Religion & Liberty Online

The Myths of American Individualism

(Image credit: Shutterstock)

Whence the rugged individualism that is traditionally synonymous with being American? Was it there from the beginning, rooted in our founding documents? Or does the idea represent a later corruption that can be reversed in pursuit of a more religious or egalitarian republic?

Read More…

Americans are an individualistic bunch. Our popular culture makes heroes of outsiders, loners, and disrupters. Our politicians emphasize their independence of entrenched institutions, party discipline, and special interests. In economic affairs, we assume that success is within the grasp of anyone who really tries—and harshly judge those who don’t appear to meet the challenge. Our religious communities are voluntary associations that compete for the allegiance of adherents free to choose leaders, doctrines, and rituals that suit their preferences.

These qualities have been noticed, if not always approved, by observers of American life since the 18th century. There is less agreement about where they come from. Is the American penchant for individualism the result of philosophical principles that were ultimately built into the constitutional order? Or are they later, inchoate influences that tend to separate latter-day Americans from the conditions of the founding and early republic?

While they’re partly historical, these questions have a political edge. For critics of modern America, the quest for a pre-individualist past is also a way of thinking about the future. On the right, that means recovery of a more religious regime in which personal choice plays a smaller role. On the left, it involves a more egalitarian economy in which sufficient property is the entitlement of every citizen rather than the special prize earned by a virtuous minority.

The Roots of American Individualism: Political Myth in the Age of Jackson is the latest entry in these debates, which extend back at least to the late 1960s, when scholars including Bernard Bailyn and J.G.A. Pocock rediscovered the influence of classical republican ideas on early patriots. Synthesizing decades of research as well as introducing some unfamiliar primary sources, Alex Zakaras suggests that the familiar conception of American individualism coalesced only about half a century after the founding. To understand, and also to criticize, what look like fixed characteristics of American national identity, in other words, we need to turn to the age of Jackson and the emergence of the organized Democratic Party.

One advantage of Zakaras’ account is that he locates sources of our political culture outside the independence movement and very early republic. If the unattached individual is an almost inescapable assumption, the idea that what it means to be American was permanently fixed in 1776 or 1787 is another. The decade, more or less, that includes the Declaration of Independence and the Constitutional Convention did help define Americans’ conception of themselves and their place in the world. But that process did not cease when Washington was inaugurated as president. To the contrary, not only political institutions but also the ideologies, arguments, and narratives that sustained them continued to develop over the following decades. Fixation on a narrowly construed founding tends to obscure these changes, which eventually produced a country that defied and in some ways rebuked many Founders’ hopes.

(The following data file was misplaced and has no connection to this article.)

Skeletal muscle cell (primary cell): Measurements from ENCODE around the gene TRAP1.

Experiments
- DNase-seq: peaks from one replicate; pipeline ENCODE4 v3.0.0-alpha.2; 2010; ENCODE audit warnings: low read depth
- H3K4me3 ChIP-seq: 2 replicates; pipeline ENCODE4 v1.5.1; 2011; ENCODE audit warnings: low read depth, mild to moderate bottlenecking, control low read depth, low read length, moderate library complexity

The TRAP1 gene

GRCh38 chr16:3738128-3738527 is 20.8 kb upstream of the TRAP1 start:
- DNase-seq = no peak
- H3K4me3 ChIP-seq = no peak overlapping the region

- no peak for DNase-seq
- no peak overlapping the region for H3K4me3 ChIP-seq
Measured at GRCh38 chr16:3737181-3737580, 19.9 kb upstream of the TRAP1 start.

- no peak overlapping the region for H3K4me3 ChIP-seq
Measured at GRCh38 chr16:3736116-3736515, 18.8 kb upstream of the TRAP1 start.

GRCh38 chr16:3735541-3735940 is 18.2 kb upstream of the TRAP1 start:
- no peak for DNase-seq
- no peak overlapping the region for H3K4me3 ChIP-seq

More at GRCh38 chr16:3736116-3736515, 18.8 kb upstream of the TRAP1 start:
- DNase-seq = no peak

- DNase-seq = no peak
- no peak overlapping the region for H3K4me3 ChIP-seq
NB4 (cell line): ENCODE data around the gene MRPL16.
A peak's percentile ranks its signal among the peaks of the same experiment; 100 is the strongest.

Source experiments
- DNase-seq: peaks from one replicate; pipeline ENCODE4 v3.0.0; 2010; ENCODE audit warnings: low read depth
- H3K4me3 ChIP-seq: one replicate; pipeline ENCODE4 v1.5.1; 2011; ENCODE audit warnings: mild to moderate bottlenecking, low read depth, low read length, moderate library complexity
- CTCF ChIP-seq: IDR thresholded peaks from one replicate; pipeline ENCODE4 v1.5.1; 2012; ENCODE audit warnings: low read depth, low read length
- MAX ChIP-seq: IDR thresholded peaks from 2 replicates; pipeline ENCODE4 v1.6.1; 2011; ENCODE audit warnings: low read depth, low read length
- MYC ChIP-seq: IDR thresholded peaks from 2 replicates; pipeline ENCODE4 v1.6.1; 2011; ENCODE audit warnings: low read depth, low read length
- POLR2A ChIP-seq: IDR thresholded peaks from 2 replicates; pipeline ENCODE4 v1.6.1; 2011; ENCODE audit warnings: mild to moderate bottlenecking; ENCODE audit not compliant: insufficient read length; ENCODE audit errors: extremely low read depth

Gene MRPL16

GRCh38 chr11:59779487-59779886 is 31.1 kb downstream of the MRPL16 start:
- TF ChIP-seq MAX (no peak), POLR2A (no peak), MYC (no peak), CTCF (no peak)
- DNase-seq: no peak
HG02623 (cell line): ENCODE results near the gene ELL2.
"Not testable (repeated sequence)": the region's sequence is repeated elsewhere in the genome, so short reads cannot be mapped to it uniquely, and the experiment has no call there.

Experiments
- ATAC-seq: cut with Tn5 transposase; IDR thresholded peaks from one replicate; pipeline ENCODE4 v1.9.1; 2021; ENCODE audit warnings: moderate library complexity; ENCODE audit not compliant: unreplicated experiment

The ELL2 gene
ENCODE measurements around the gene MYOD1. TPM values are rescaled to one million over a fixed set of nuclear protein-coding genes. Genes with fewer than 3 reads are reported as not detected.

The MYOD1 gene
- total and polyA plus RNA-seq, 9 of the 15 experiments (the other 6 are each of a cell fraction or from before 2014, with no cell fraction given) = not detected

A second advantage of this book lies in its emphasis on myth. As Zakaras hastens to clarify, “myth” doesn’t necessarily mean falsehood, intentional or otherwise. The term can also designate a special kind of story that makes sense of politics, imposing coherence on unruly experience. The trouble with myth, in this sense, is less that it’s untrue than that it’s inevitably partial. Every narrative is selective in the figures, events, and lessons that it takes into account.

The mythic dimension of politics is harder to study than philosophical arguments expressed in canonical treatises. But it is also more important—especially in a democratic republic like ours. Under democratic conditions, as Tocqueville observed, few citizens have ever enjoyed the leisure, training, or inclination for abstract thought. Rather than the pages of great books, American myths emerged from campaign speeches, activist journalism, the popular arts, and other genres that scholars of political philosophy proper tend to neglect.

Religious teaching, especially in sermons and missionary appeals rather than academic theology, is prominent among such expressions of the American mind. A third merit of Zakaras’ work is its insistence that Protestant revival movements in the early 19th century both reflected and encouraged dramatic changes in national character. Contrary to the assumption that modernization and secularization go hand in hand, these movements produced a society that was publicly more religious than the America of the 1780s. But they also broke the authority of hierarchical churches with institutional roots in the European Reformation, replacing the state establishments of the early republic with the religious marketplace that’s still familiar today.

On the basis of these methodological choices, Zakaras argues that emerging American individualism was characterized by three distinct but overlapping visions of freedom. Rather than a formal definition, each vision revolves around a personal embodiment. Myth, after all, is not primarily an argument. It is a story about who we were, who we are, and who we hope to be.

The first of these “mythic heroes” is the independent proprietor. The property owner is free because he does not depend on anyone else for his material existence. On the one hand, this independence gives him mastery of his own affairs. On the other, it allows him to participate responsibly in collective self-government, resisting the temptations of economic interest as well as outright bribery. The underlying assumptions of self-ownership and the origin of property in labor are familiar from Locke and, through that connection, can be integrated with a more philosophical interpretation of American origins. But Zakaras points out, accurately, that they have also non-Lockean expressions, including classical republican and “Country” Whig discourses that remained influential in North America long after their early 18th-century heyday in England.

Locke’s treatment of the acquisition and disposition of property as a matter of natural rights is more distinctive and points toward a second vision of freedom. Here the American is understood as a “right-bearer,” defending his moral autonomy against infringement. That oppression had an economic dimension—hence the characteristic opposition of both Country Whigs and Jacksonian Democrats to legal intervention in markets, which they saw as a way of granting undeserved privileges to a favored elite. But invocations of rights shifted the emphasis from material dependence per se to the unjust interference by government. As Zakaras emphasizes throughout the book, the American vision of the rights-bearer also had important religious implications. Challenging political and ecclesiastical authority alike, human beings were understood to enjoy fundamental liberties of conscience and association when it came to preaching and worship.